Lion Air pilots struggled to maintain control of a Boeing jet before it plunged into the Java Sea last month, black box data has found.
The plane’s automatic safety system repeatedly pushed the plane’s nose down, according to a draft of a preliminary report by Indonesian authorities.
The investigators are focusing on whether faulty information from sensors led the plane’s system to force the nose down.
All 189 people on board were killed when the new Boeing 737 MAX 8 crashed into the sea on October 29.
Information from the Lion Air jet’s flight data recorder was included in a briefing for the Indonesian Parliament.
Authorities were due to release the findings on Wednesday but not to draw conclusions from the data they present.
Peter Lemme, an expert in aviation and satellite communications and a former Boeing engineer, wrote an analysis of the data on his blog.
The MAX aircraft, the latest version of Boeing’s popular 737 jetliner, includes an automated system that pushes the nose down if a sensor detects that the nose is pointed so high that the plane could go into an aerodynamic stall.
Mr Lemme described “a deadly game of tag” in which the plane pointed down, the pilots countered by manually aiming the nose higher, only for the sequence to repeat about five seconds later.
That happened 26 times, but pilots failed to recognise what was happening and follow the known procedure for countering incorrect activation of the automated safety system, Mr Lemme told The Associated Press.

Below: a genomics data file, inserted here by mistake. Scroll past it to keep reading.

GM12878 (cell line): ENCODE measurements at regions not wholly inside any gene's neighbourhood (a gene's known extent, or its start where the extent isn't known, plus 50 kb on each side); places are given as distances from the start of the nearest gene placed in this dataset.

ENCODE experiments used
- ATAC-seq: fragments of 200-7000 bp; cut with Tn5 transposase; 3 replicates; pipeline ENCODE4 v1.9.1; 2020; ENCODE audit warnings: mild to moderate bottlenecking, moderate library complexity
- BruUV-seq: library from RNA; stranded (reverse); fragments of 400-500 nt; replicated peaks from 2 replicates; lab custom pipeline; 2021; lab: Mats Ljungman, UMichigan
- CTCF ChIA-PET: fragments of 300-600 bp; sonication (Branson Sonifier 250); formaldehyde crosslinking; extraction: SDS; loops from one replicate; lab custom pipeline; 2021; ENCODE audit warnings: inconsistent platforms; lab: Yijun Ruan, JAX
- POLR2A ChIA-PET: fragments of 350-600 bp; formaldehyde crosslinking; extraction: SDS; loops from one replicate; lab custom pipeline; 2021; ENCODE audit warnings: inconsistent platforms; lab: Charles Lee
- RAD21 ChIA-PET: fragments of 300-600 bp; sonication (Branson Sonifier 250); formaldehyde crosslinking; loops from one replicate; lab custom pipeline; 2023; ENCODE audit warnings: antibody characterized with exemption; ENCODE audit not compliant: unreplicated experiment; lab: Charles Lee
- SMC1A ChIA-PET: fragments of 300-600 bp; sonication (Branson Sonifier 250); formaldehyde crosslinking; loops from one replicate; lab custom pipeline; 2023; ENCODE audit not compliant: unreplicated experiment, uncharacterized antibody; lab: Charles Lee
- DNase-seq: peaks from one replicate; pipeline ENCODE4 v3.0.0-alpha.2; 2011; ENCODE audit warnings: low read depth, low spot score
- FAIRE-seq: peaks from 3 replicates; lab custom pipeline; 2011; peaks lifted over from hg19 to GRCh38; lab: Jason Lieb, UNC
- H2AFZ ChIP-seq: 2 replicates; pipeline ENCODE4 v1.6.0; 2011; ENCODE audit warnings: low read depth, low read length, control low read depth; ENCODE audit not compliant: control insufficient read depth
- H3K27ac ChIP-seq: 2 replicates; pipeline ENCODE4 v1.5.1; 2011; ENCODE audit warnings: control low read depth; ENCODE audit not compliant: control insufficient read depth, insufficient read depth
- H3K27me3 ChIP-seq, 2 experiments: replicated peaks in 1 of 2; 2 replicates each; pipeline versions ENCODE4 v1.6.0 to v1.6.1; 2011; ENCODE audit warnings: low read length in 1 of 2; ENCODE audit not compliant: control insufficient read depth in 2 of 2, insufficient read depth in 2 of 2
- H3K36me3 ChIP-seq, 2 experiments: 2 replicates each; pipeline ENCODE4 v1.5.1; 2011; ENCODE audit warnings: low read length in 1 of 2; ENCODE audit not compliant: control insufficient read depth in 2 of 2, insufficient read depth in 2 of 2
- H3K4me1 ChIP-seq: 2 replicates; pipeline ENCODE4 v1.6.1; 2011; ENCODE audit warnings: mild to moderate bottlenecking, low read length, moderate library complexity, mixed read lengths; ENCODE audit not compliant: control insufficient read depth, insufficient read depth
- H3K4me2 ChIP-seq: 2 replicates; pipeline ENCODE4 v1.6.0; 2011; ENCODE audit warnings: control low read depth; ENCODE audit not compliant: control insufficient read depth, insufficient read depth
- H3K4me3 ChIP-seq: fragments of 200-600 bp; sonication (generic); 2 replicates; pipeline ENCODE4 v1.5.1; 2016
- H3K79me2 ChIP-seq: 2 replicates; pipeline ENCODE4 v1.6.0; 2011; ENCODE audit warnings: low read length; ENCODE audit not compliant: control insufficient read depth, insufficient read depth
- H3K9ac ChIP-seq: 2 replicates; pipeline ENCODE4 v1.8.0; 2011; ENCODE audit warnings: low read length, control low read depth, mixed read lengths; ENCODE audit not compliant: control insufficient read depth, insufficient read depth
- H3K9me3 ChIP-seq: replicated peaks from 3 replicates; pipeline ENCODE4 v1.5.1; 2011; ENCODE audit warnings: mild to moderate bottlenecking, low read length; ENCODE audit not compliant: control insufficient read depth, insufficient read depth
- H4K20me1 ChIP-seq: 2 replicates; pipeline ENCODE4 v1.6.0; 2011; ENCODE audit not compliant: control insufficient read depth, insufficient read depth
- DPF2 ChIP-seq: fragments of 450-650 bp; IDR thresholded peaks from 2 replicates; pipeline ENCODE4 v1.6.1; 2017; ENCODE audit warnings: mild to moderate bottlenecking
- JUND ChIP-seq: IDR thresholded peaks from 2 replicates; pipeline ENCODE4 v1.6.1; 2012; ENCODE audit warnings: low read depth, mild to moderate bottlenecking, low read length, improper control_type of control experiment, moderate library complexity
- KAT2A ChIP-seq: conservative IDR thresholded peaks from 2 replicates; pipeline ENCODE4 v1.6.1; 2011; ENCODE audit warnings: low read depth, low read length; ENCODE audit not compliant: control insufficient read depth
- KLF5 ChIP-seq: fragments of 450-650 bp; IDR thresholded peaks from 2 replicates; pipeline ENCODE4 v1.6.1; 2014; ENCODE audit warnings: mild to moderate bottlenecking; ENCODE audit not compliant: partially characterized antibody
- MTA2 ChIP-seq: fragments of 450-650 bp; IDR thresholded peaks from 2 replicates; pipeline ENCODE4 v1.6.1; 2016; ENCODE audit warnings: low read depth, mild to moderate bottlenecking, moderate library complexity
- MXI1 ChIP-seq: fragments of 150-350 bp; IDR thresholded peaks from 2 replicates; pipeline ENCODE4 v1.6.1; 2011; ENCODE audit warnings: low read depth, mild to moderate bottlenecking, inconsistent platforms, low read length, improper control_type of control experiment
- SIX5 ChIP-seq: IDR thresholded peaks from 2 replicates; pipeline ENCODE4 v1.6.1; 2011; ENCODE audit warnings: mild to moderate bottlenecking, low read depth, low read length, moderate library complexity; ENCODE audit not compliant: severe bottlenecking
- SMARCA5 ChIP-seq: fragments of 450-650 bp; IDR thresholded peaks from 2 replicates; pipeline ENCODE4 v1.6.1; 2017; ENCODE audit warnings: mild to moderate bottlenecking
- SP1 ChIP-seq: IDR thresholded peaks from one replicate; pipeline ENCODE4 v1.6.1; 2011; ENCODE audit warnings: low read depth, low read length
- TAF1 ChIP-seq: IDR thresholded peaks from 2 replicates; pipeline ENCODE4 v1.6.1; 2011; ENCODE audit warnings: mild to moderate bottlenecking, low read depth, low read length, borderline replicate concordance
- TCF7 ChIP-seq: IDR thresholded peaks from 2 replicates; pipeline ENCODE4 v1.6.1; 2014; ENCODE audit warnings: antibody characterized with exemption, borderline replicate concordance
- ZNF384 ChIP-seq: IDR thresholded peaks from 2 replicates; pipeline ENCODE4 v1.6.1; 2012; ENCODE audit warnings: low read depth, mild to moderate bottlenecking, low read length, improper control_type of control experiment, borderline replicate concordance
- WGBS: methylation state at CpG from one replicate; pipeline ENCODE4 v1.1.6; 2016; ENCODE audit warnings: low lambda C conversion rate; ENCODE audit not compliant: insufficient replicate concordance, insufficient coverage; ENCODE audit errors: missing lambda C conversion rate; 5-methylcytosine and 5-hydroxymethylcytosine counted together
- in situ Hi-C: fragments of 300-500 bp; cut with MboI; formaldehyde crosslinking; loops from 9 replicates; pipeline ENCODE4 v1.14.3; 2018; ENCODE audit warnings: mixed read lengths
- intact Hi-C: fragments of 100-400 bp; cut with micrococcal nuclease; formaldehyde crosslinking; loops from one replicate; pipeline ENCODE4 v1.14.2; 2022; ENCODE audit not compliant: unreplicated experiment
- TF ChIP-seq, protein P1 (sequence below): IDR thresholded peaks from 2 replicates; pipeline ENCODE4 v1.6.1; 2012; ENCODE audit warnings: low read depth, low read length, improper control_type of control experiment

He said he was also troubled that the crew of the fatal flight were apparently not warned that similar problems had occurred on previous flights, and that the Lion Air jet was not fixed after those flights.
“Had they fixed the airplane, we would not have had the accident,” he said. “Every accident is a combination of events, so there is disappointment all around here.”
Boeing did not immediately respond to requests for comment.
The company said last week that it remained confident in the safety of the 737 MAX and had given airlines around the world two updates to “re-emphasise existing procedures for these situations”.
Pilots at American Airlines and Southwest Airlines complained this month that they had not been given all information about the new system on the MAX. More than 200 MAX jets have been delivered to airlines around the world.
The Indonesian investigation is continuing with help from US regulators and Boeing.
Searchers have not found the plane’s cockpit voice recorder, which would provide more information about the pilots’ actions.